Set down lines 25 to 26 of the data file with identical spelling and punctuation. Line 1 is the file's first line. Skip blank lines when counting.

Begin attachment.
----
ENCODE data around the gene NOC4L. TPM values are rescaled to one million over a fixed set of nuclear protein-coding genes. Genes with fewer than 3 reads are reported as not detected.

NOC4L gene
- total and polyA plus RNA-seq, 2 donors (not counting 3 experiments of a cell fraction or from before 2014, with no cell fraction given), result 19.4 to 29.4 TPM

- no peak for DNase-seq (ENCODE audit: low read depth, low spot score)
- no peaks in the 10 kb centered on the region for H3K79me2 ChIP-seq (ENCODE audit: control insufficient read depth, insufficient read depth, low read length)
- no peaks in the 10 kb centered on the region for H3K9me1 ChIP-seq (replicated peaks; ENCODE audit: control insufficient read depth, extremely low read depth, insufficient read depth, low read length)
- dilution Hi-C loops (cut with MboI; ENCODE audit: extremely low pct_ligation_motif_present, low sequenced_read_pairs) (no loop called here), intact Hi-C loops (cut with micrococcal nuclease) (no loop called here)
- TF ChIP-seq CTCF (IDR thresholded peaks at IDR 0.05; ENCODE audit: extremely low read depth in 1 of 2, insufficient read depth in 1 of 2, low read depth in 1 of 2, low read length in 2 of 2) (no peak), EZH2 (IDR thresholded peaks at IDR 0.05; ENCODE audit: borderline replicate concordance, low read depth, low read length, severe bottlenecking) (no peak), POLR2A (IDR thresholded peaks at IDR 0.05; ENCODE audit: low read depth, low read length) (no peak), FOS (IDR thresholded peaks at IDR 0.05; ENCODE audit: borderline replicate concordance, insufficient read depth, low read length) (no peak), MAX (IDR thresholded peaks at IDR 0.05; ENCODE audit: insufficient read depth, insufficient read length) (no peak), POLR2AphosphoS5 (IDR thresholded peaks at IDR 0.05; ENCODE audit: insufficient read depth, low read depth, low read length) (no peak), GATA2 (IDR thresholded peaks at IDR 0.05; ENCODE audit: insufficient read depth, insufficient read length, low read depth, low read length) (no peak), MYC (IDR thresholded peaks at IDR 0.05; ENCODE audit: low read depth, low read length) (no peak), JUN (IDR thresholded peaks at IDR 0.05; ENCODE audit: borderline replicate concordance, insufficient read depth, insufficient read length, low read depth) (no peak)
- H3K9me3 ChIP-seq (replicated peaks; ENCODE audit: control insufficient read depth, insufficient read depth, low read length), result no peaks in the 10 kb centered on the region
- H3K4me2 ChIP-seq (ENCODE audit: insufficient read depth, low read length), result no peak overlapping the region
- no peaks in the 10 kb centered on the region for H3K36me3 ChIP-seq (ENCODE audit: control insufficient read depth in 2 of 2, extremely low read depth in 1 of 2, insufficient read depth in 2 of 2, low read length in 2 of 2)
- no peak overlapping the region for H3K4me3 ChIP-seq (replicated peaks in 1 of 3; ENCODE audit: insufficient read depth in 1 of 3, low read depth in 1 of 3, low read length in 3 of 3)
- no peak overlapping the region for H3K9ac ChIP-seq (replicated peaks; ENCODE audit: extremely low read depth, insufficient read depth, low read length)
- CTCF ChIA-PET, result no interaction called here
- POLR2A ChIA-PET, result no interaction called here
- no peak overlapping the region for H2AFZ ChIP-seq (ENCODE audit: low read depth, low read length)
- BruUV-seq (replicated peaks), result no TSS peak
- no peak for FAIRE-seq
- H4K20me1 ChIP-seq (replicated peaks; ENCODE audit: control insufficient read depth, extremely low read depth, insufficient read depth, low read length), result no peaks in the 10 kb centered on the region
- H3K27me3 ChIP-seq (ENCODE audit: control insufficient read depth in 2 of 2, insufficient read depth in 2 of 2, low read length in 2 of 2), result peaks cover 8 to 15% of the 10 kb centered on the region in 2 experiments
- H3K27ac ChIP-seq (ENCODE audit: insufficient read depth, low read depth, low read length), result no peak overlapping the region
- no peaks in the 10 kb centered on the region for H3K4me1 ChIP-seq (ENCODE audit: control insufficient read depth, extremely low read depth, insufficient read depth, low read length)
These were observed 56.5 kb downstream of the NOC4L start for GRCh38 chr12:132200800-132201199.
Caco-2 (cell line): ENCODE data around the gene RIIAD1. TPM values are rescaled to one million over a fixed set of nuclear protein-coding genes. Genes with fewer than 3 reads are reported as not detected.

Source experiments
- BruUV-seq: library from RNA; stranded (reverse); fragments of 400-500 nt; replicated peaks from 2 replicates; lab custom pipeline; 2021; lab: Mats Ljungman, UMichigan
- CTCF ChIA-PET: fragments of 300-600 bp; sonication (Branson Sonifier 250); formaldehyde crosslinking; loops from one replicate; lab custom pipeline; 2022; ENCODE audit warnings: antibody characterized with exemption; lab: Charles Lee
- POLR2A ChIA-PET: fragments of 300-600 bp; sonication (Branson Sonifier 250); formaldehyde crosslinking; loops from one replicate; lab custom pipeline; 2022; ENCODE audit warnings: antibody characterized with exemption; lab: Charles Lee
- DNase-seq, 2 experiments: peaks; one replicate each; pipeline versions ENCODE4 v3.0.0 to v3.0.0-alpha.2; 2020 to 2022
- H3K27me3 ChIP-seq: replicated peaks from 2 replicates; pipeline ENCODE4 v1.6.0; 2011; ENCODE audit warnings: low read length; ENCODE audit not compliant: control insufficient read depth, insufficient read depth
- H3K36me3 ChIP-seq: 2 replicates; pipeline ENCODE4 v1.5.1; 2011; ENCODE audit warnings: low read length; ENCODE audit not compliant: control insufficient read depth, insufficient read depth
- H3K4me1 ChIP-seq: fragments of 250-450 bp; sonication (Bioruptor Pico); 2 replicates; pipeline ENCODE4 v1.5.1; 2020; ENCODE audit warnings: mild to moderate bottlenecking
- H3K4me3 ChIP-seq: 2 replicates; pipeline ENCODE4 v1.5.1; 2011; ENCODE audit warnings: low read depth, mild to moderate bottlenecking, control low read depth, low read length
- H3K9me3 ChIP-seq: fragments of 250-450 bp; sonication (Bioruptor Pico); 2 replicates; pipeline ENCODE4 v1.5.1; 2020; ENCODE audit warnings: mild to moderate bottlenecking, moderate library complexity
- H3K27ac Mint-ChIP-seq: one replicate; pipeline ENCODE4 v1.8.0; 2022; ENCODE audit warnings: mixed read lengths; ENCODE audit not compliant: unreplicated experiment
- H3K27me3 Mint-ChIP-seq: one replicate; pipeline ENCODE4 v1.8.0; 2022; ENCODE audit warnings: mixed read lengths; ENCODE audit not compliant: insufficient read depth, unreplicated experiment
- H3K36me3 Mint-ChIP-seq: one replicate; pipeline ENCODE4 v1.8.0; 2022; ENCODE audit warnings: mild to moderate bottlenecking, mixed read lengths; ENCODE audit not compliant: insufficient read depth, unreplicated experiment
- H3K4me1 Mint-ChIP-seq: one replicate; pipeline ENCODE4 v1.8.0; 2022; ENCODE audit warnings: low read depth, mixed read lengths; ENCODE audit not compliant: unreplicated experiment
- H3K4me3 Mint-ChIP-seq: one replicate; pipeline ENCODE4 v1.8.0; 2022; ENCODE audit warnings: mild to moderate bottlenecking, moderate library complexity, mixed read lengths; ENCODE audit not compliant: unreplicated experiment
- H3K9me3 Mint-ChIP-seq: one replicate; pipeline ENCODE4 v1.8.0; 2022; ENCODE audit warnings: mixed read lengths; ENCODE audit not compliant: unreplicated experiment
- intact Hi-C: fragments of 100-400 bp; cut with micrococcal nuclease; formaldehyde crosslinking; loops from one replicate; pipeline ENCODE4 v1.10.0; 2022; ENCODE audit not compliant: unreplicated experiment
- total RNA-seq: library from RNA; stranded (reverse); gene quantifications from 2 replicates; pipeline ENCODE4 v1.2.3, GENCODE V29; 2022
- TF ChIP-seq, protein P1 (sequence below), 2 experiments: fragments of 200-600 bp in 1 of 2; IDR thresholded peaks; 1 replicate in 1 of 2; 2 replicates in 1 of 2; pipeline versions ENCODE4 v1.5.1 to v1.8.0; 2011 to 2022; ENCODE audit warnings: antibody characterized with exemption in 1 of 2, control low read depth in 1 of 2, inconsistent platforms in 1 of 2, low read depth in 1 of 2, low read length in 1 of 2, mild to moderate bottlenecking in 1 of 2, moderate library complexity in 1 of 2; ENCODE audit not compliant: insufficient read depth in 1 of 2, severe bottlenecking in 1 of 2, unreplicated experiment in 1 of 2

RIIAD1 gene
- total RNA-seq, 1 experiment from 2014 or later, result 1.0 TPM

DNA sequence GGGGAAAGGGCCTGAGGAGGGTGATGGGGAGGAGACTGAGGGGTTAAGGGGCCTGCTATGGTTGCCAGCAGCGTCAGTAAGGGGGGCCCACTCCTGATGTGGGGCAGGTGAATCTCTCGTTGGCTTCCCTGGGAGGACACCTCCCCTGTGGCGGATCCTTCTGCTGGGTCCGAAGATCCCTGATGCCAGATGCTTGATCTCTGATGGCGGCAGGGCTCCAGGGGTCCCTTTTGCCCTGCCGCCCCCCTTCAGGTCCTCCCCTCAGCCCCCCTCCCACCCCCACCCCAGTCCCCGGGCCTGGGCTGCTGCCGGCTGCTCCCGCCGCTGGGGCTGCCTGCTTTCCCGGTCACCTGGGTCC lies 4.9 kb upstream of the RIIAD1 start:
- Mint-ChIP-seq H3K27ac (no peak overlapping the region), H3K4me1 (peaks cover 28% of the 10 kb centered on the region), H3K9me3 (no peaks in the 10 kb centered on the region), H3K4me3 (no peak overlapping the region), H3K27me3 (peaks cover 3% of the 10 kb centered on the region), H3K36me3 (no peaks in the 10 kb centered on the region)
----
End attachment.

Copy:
Source experiments
- BruUV-seq: library from RNA; stranded (reverse); fragments of 400-500 nt; replicated peaks from 2 replicates; lab custom pipeline; 2021; lab: Mats Ljungman, UMichigan